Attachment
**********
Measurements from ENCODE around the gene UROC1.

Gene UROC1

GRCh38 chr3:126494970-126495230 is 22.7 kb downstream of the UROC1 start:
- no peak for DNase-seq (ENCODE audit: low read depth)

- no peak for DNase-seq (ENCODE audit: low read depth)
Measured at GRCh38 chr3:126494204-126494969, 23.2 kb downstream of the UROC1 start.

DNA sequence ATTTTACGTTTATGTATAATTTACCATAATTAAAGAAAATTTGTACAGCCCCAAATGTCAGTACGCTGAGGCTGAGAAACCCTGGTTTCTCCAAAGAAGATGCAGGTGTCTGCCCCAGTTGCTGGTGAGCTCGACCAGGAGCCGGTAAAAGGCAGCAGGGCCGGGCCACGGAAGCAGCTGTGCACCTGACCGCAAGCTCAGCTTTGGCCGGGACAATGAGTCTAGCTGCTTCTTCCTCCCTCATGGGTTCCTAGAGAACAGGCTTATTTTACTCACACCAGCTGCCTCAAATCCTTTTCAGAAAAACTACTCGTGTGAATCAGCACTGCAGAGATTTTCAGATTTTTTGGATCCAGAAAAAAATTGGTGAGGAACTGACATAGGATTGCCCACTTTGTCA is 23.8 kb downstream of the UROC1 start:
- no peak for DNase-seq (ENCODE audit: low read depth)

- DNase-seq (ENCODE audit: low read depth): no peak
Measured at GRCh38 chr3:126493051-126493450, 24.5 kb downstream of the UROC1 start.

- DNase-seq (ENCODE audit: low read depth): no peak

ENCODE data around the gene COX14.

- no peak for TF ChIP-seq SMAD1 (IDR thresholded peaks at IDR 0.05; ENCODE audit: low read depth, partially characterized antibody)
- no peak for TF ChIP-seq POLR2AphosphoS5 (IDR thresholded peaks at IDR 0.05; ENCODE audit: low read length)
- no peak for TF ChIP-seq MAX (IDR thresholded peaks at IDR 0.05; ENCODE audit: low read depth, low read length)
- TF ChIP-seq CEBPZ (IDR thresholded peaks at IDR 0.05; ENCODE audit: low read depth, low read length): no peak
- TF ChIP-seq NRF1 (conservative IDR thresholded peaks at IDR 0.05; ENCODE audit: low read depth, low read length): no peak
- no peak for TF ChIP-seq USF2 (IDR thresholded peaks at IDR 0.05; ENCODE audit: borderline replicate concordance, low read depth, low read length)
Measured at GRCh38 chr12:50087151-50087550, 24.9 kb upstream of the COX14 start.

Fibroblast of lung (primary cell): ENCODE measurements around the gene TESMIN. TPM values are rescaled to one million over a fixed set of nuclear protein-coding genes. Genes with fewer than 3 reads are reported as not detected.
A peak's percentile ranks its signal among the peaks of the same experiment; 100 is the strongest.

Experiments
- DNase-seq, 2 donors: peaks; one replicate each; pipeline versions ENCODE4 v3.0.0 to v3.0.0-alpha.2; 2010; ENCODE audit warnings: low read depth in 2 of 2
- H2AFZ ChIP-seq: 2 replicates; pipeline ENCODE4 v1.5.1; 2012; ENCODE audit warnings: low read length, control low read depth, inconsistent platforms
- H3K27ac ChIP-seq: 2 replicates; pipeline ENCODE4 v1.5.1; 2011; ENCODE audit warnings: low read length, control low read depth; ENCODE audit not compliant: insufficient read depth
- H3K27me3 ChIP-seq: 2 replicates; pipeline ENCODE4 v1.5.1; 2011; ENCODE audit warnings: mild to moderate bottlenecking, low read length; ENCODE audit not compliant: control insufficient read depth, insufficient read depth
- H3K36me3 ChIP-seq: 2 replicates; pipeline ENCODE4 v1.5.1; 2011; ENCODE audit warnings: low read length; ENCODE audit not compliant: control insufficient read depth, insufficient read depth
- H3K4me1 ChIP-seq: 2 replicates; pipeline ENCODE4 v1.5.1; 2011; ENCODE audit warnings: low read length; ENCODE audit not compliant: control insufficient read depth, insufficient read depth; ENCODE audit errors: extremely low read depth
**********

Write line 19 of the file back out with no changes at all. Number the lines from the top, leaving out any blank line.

Measured at GRCh38 chr12:50087151-50087550, 24.9 kb upstream of the COX14 start.